Student Miranda rights: being questioned by the police at school
The case of J.D.B. v. North Carolina was argued before the U.S. Supreme Court last week. The case involves the police questioning a 13-year-old special needs student at school about crimes committed in the area. Since J.D.B. was a suspect, the police went to his school and had him pulled from class and brought to the front office. The police did not read him his rights and did not notify his parent or guardian. Listen to Judge Tom and criminal attorney Natalie discuss this case and explain Miranda rights as applied to students.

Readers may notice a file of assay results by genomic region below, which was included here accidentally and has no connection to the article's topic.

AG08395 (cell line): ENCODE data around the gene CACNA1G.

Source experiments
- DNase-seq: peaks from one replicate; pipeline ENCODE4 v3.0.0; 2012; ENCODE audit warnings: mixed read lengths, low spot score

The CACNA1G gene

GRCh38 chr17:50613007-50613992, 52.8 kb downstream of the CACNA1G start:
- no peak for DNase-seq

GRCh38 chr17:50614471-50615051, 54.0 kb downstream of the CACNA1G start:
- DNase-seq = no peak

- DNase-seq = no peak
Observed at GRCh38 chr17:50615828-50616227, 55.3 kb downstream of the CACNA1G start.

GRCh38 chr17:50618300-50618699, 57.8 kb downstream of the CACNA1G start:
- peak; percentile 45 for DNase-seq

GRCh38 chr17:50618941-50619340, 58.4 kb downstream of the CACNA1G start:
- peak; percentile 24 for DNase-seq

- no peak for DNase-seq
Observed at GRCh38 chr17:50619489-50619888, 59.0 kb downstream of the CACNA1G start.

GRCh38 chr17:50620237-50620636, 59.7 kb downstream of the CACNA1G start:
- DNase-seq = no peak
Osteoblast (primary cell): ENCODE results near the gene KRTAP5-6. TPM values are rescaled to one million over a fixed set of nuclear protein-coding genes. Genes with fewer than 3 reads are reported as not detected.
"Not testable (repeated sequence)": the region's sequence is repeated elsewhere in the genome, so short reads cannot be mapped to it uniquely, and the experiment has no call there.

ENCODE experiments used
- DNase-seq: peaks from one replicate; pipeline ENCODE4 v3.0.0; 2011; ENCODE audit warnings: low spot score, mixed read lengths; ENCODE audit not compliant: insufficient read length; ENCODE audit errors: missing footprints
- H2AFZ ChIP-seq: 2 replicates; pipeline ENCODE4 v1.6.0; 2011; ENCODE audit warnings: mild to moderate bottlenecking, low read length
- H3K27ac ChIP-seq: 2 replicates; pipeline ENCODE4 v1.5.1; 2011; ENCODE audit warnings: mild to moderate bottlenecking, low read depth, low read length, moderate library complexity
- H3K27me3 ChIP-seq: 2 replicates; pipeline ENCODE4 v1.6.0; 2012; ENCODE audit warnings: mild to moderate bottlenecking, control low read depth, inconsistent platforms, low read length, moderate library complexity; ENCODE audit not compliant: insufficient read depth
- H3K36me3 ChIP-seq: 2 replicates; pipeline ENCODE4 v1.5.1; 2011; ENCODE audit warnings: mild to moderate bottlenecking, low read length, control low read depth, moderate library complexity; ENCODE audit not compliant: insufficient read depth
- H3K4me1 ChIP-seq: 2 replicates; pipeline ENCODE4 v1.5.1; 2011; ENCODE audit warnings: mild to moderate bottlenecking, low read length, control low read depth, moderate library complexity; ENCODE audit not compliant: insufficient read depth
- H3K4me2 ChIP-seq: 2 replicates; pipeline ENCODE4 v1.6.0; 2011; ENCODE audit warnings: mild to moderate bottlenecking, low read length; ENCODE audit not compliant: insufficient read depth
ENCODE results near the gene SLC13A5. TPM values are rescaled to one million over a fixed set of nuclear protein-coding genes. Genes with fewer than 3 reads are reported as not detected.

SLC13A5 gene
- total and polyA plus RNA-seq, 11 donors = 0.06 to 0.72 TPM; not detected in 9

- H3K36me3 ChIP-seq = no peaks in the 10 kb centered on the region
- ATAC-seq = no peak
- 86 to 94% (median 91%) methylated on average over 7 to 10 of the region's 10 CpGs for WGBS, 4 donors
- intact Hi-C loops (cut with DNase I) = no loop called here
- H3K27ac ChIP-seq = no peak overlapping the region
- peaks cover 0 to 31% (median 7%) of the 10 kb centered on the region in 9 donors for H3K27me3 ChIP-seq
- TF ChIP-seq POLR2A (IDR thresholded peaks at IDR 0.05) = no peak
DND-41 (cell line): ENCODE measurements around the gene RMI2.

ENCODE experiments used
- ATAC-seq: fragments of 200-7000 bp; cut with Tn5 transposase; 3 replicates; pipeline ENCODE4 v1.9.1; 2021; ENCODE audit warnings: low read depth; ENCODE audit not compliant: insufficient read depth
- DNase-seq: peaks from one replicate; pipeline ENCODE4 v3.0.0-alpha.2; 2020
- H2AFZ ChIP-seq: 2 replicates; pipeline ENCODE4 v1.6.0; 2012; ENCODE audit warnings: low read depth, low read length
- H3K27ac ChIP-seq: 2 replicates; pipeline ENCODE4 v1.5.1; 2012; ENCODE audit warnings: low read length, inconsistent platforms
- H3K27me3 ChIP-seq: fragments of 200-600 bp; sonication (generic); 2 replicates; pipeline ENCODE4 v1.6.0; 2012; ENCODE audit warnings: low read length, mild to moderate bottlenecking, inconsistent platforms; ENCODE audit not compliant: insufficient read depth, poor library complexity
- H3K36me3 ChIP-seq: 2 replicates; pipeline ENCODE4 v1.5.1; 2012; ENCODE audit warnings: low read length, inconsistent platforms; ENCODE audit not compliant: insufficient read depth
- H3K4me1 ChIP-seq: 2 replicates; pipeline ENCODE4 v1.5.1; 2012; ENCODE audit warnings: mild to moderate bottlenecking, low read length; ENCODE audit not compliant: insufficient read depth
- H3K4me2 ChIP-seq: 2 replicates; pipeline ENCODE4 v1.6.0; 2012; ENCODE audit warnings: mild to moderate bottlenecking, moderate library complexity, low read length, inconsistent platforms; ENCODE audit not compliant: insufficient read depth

Update: The U.S. Supreme Court decided the case on June 16, 2011. They ruled 5 to 4 that J.D.B.’s rights were violated and that the police should have taken into consideration his age before questioning him. If you recall, the Miranda case (1966) outlined certain warnings that law enforcement is required to give persons who are “in custody” before questioning them. In 1967, those warnings were extended to minors who are questioned by the police (In re Gault). Now, the police must add “age” as a factor in determining if the juvenile understands whether he or she is in custody and has the right to remain silent.
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